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‘Tis the season for pasta salads. They’re a summertime staple at picnics and backyard barbecues for good reason: They can be prepped in advance, feed a crowd, and hang out for hours. Most importantly, they’re easy-breezy, exactly what a dish on a hot summer day should be.

Except that, in reality, pasta salad is often the most snoozeworthy dish on the picnic table—bland, mushy, oily, heavy, or all of the above. It’s the dish that we bypass entirely or shuffle to the sides of our plates after a few bites to make room for the things we actually want to eat.

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Spring and summer bring on all kinds of get-togethers. We've partnered with Smirnoff Red, White, & Berry to help you bring your entertaining game to the next level with easy, impressive cocktail recipes.

Even as a kid, I loved making what I called “frosty lemonade,” aka fresh lemonade and a bunch of ice, whizzed in the blender until slushy. Back in the day, I'm sure I used about six times the sugar I do now, but the appeal remains the same. When the temperature starts creeping up, there’s nothing more refreshing than a huge glass of something icy and tart.

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For many of us, it seems like we have to wait patiently for months on end for a bounty of produce to arrive at the market (don't rub it in Californians). But once summer is in full swing, we don't want to let a single bit go to waste. You know how to use sweet corn kernels, juicy watermelon, and perfectly ripe tomatoes, but don't forget to put the cobs, rinds, and peels to good use, too—they've all got more flavor to give! Here are some of our favorite uses for all of those summer scraps and more:

Corn

No matter how you strip the kernels from their cobs, if that's all you're using, a lot of corny goodness is being left behind. The cobs, silk, and husks can be used to make broth, wrap tamales, and more.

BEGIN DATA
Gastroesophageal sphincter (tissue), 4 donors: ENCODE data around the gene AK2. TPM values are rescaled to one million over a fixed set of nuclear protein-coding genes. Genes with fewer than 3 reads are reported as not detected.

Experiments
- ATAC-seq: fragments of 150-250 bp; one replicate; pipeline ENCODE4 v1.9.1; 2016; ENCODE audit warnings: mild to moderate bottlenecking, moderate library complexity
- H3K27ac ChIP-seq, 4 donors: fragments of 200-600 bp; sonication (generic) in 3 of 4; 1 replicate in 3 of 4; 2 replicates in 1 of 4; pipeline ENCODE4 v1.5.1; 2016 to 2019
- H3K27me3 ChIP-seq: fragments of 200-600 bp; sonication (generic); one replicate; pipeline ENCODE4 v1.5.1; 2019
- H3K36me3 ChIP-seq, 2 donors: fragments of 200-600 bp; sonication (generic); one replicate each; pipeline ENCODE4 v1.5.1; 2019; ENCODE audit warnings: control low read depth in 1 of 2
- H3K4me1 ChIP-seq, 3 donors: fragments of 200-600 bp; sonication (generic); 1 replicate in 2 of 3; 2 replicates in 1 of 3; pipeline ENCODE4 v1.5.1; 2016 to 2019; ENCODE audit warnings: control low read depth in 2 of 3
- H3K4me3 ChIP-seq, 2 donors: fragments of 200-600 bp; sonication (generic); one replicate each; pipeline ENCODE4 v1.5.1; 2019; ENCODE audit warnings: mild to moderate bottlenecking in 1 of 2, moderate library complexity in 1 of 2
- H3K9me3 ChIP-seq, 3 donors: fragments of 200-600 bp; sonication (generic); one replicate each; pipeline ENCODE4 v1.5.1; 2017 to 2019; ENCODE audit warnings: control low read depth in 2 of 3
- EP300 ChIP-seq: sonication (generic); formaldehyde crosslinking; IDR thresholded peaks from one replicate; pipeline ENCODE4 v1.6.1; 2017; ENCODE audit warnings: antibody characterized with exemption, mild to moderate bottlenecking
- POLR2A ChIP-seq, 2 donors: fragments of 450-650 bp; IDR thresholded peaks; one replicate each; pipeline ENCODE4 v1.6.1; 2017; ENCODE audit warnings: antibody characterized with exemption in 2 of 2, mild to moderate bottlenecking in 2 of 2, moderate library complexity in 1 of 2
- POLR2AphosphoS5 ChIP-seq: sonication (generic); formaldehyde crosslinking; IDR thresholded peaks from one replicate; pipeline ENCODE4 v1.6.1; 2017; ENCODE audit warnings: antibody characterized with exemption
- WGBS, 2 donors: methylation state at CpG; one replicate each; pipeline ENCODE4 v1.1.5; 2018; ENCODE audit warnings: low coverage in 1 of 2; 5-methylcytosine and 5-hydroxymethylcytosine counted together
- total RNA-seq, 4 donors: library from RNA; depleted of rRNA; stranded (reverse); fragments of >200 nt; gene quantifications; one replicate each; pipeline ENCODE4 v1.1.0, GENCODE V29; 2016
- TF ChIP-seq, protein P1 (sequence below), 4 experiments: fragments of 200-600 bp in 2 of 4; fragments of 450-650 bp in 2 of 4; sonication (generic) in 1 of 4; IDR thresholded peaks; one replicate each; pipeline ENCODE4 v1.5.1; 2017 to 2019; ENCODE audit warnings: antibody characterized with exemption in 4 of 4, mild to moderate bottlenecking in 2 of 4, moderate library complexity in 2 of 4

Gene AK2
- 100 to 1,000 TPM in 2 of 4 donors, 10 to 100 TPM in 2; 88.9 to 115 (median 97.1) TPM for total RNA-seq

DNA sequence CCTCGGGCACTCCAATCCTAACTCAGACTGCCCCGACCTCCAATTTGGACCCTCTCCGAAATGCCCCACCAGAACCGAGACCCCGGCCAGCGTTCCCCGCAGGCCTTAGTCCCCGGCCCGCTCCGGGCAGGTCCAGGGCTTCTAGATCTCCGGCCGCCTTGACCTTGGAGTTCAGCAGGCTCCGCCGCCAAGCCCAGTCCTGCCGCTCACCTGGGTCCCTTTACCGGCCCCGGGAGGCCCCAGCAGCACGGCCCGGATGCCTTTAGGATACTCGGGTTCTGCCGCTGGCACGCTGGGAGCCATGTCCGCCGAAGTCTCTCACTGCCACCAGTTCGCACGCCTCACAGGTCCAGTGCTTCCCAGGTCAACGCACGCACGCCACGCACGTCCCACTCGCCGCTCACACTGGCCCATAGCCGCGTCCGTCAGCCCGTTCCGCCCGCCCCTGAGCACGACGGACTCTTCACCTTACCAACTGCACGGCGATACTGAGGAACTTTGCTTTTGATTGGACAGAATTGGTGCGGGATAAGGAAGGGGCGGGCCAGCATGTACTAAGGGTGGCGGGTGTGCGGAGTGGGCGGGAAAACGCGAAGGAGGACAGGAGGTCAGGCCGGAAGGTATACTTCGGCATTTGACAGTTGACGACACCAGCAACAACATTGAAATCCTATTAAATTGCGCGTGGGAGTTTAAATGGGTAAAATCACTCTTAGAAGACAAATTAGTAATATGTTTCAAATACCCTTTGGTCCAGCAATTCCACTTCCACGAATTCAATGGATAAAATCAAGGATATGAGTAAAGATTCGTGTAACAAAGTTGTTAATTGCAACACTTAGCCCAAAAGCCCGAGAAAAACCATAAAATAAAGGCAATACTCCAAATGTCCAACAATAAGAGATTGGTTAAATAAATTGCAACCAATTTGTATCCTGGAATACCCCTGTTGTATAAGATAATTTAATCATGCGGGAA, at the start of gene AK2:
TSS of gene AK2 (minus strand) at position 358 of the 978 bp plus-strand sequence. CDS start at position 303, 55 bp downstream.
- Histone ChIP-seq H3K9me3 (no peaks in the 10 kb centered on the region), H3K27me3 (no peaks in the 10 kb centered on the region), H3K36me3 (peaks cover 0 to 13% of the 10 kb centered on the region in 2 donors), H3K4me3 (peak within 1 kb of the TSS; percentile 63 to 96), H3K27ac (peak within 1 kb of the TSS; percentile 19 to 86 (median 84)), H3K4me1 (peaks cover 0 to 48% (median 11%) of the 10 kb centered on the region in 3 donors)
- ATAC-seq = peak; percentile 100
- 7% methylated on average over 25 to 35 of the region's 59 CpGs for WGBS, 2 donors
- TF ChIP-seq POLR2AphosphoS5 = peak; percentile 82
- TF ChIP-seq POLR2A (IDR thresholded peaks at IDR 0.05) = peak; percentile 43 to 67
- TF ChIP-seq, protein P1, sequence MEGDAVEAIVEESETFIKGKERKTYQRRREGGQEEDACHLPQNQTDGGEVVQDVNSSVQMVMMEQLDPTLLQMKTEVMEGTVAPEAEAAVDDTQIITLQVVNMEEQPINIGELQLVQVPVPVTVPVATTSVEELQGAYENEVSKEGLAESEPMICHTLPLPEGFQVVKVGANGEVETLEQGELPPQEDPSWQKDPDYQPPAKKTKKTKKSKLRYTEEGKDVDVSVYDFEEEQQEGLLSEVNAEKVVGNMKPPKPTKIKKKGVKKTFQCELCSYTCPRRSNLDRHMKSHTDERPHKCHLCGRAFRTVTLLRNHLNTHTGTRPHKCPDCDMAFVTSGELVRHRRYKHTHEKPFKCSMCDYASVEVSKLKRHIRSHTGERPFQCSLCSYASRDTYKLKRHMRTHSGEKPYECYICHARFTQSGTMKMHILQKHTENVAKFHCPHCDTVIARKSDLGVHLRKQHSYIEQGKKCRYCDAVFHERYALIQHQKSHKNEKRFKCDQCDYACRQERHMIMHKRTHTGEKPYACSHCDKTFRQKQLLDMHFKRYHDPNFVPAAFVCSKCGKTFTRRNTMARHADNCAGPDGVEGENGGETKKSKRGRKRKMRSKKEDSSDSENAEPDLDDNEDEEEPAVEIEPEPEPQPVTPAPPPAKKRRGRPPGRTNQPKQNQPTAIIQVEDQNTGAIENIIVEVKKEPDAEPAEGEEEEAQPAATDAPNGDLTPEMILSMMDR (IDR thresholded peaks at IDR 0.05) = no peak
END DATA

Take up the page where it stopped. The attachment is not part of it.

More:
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I’ve been to a lot of lot-of-people bagel brunches. Usually, these people are my family and, usually, it goes something like this:

Grandma gets lox at Costco (and a hot dog while she’s there). My aunt cuts the tomatoes (and eats the end pieces as she does). I insist that we need more onion (yes, more than that). My mom brings plain and scallion cream cheese (everyone has an opinion).

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The millennial pink beverage that fuels summer by the glassful and floods your Instagram feed annually is now sold in a can. (Honestly, what took so long?) And not only is rosé in a can perfect for traveling, ideal for picnics, and easily shareable, it’s also the ideal candidate to update another summertime staple: beer can chicken.

As you may already know, I’m a bit rosé-obsessed. Here’s proof. When I first spotted a frosty can of rose chillaxing in the cooler at my local wine shop, I had to give it a try. For $4.99, why not? It tasted good enough for me (to be honest, I’m easy to please in the wine department), but more so I loved the convenience of it, or should I say can-venience.

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As Food52 gets older (and wiser), and our archive of recipes grows, we’re making the effort to revisit some stellar recipes from our community. Today's versatile dip comes from longtime Food52er drbabs.


In my family, we cut our teeth on artichokes. There was never a party without an artichoke dip, artichoke hearts were in every salad, and steamed artichokes served with melted butter or a mayonnaise-based salad dressing were a staple of my childhood.

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We've partnered with California Avocados to share recipes that embrace the California approach to cooking fresh and local. For Jeanette Ogden, the woman behind Shut the Kale Up, that means using her favorite ingredients in unexpected ways. The following is an interview with Ogden, as told to Food52.

It doesn’t really matter if I go to the gym or not, I’m always hungry. At breakfast time especially, I feel like my body needs real, nutritious foods to give me energy throughout the day. For that reason, I’m a huge fan of oats, whether they are savory or sweet. People say it’s hard to come up with easy, on-the-go recipes, but this is one that always works for me. They’re so easy, so fast, yet so delicious—and you can make them look beautiful.